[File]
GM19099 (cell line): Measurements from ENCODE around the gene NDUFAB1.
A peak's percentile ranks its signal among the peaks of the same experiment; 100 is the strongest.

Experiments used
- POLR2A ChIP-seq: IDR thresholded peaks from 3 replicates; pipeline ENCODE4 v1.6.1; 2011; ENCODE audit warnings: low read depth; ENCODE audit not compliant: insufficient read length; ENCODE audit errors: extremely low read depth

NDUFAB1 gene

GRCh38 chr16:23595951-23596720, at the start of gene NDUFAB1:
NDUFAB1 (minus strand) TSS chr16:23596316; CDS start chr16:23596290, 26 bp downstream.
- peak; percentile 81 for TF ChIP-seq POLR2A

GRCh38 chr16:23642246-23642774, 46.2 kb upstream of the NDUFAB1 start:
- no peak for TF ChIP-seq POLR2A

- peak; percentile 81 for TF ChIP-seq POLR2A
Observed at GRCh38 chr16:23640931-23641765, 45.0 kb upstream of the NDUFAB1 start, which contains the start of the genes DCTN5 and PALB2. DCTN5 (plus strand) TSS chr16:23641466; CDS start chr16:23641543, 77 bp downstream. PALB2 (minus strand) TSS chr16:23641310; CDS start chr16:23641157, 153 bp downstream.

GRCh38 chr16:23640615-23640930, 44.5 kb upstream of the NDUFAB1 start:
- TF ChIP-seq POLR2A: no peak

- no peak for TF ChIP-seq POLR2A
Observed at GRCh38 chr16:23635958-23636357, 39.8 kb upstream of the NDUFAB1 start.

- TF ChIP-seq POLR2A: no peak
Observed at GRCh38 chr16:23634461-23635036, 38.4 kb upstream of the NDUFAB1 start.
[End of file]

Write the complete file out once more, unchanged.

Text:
GM19099 (cell line): Measurements from ENCODE around the gene NDUFAB1.
A peak's percentile ranks its signal among the peaks of the same experiment; 100 is the strongest.

Experiments used
- POLR2A ChIP-seq: IDR thresholded peaks from 3 replicates; pipeline ENCODE4 v1.6.1; 2011; ENCODE audit warnings: low read depth; ENCODE audit not compliant: insufficient read length; ENCODE audit errors: extremely low read depth

NDUFAB1 gene

GRCh38 chr16:23595951-23596720, at the start of gene NDUFAB1:
NDUFAB1 (minus strand) TSS chr16:23596316; CDS start chr16:23596290, 26 bp downstream.
- peak; percentile 81 for TF ChIP-seq POLR2A

GRCh38 chr16:23642246-23642774, 46.2 kb upstream of the NDUFAB1 start:
- no peak for TF ChIP-seq POLR2A

- peak; percentile 81 for TF ChIP-seq POLR2A
Observed at GRCh38 chr16:23640931-23641765, 45.0 kb upstream of the NDUFAB1 start, which contains the start of the genes DCTN5 and PALB2. DCTN5 (plus strand) TSS chr16:23641466; CDS start chr16:23641543, 77 bp downstream. PALB2 (minus strand) TSS chr16:23641310; CDS start chr16:23641157, 153 bp downstream.

GRCh38 chr16:23640615-23640930, 44.5 kb upstream of the NDUFAB1 start:
- TF ChIP-seq POLR2A: no peak

- no peak for TF ChIP-seq POLR2A
Observed at GRCh38 chr16:23635958-23636357, 39.8 kb upstream of the NDUFAB1 start.

- TF ChIP-seq POLR2A: no peak
Observed at GRCh38 chr16:23634461-23635036, 38.4 kb upstream of the NDUFAB1 start.